Mumbo jumbo

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Mumbo jumbo is a term that dates back to the mid-eighteenth century. We will examine the definition of mumbo jumbo, where it came from and some examples of its use in sentences.

Mumbo jumbo is speech, writings or ideas that are nonsensical. Mumbo jumbo may be gibberish, overly complicated language or superstitious religious ritual. The word mumbo jumbo entered the English language in the 1730s as a corruption of the name of a Mandingo religious figure, Maamajomboo. This figure was a male dancer employed to instill obedience in the women of the tribe, according to European observers. For the most part, mumbo jumbo is considered a benign term and is frequently used as a business buzzword. However, but one must be careful in what context it is used, and if in doubt, choose another word. According to the Oxford English Dictionary, mumbo jumbo is properly rendered without a hyphen.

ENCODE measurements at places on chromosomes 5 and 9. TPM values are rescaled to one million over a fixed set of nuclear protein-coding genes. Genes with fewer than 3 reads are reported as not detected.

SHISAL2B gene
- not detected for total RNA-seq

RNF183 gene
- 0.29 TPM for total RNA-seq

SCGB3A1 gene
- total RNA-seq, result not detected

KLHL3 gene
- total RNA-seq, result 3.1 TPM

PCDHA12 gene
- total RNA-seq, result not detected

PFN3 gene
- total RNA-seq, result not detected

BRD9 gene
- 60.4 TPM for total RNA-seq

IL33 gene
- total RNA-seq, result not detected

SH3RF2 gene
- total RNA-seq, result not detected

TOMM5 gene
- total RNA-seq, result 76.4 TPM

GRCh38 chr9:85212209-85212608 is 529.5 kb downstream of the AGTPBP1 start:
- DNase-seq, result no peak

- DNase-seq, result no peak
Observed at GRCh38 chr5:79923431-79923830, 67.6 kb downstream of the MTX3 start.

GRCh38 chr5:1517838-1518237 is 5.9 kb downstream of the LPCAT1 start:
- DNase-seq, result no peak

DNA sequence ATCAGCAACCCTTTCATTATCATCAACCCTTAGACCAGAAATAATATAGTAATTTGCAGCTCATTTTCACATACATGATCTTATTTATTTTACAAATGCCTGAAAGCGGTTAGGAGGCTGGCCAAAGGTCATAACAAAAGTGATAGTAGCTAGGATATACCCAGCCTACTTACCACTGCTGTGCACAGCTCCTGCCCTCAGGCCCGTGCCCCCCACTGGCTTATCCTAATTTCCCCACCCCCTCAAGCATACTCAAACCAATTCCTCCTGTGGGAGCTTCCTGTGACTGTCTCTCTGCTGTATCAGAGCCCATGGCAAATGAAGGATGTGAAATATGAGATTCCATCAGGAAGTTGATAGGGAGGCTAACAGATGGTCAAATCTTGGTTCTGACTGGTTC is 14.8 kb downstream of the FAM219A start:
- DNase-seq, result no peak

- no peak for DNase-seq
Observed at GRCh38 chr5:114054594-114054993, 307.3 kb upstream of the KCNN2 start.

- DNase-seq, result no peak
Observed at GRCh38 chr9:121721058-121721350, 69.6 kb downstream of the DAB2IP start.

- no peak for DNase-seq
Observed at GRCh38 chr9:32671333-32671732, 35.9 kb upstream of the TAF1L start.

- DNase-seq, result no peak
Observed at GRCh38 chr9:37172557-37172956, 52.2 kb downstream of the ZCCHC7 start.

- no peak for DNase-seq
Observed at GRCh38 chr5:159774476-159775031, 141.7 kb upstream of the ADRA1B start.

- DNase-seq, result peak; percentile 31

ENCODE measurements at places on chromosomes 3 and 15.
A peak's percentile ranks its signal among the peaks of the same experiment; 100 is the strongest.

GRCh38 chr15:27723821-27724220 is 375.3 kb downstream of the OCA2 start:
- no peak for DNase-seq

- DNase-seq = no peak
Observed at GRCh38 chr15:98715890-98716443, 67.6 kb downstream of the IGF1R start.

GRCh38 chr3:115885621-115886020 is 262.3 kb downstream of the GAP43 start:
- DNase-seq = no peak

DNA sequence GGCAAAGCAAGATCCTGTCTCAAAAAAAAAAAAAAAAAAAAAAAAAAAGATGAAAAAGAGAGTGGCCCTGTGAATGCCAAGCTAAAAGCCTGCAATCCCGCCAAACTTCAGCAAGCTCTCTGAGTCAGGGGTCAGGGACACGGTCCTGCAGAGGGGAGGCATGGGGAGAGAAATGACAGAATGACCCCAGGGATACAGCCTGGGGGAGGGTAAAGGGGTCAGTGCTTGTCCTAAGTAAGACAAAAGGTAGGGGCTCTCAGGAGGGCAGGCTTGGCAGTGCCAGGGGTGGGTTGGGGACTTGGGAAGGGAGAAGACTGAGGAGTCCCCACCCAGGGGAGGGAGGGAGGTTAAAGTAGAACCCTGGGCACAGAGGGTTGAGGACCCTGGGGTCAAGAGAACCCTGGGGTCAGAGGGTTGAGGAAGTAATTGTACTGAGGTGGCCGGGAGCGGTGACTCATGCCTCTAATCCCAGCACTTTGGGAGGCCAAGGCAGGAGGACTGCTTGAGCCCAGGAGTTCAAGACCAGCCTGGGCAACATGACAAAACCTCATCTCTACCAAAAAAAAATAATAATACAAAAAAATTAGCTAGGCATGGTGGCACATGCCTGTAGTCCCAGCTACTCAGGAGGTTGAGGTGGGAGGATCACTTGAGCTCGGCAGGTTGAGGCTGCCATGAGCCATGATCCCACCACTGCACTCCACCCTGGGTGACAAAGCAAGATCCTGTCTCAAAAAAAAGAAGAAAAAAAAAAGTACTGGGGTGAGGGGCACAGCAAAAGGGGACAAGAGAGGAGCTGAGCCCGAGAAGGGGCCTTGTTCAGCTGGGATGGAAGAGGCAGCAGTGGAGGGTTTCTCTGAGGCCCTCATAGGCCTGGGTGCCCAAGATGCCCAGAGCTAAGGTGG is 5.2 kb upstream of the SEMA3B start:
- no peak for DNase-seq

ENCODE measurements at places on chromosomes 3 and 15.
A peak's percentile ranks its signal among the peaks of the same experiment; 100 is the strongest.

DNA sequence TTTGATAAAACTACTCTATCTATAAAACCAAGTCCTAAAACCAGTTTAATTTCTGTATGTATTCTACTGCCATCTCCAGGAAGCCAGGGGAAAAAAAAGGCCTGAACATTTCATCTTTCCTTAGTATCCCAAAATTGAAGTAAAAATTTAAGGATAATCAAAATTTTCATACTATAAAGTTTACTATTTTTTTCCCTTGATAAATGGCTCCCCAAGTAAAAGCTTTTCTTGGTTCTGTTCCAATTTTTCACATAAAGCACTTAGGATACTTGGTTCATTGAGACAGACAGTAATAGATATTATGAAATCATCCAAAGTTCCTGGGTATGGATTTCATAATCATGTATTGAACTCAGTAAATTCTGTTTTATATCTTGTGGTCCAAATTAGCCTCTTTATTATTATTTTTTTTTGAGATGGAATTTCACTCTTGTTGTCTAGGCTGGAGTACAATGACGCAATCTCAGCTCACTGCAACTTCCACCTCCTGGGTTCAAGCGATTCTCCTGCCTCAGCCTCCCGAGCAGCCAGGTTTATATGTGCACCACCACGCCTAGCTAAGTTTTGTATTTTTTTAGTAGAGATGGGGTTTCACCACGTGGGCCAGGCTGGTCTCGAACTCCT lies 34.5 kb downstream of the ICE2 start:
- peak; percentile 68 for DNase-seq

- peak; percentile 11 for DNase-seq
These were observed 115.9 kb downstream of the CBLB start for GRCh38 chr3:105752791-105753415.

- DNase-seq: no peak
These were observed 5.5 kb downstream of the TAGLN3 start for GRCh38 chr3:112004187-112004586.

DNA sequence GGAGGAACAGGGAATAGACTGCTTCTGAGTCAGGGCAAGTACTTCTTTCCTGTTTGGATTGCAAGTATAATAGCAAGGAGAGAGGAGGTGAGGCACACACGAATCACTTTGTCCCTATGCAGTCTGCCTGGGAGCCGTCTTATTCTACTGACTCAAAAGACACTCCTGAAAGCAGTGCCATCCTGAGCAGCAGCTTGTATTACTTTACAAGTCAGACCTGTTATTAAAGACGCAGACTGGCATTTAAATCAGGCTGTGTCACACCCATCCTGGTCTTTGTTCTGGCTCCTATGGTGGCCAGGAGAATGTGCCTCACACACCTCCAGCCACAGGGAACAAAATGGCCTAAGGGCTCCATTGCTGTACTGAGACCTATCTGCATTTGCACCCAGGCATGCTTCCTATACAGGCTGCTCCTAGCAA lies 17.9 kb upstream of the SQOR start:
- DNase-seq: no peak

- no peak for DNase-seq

The column contains enough jargon to make it seem plausible, and enough mumbo jumbo to obfuscate the facts. (The Post Independent)

Contrary to the Trump attorney’s mumbo jumbo, they realize that a sitting president with a corrupt intent can be cited for obstruction of justice, although the case might need to be prosecuted after he leaves office.  (The Washington Post)

Her name is Génesis Sánchez and I’m pretty sure if we knew about her four years ago, Disney Channel wouldn’t have had to use a bunch of body doubles and special effects mumbo jumbo to make Dove’s onscreen twin in Liv and Maddie happen! (Seventeen Magazine)

“Our writers, directors, producers, and designers lead the charge on our real-world individualist approach — not some spooky, occultnik mumbo jumbo, which is often anti-Satanic and mired in mysticism,” she said. (The Los Angeles Times)

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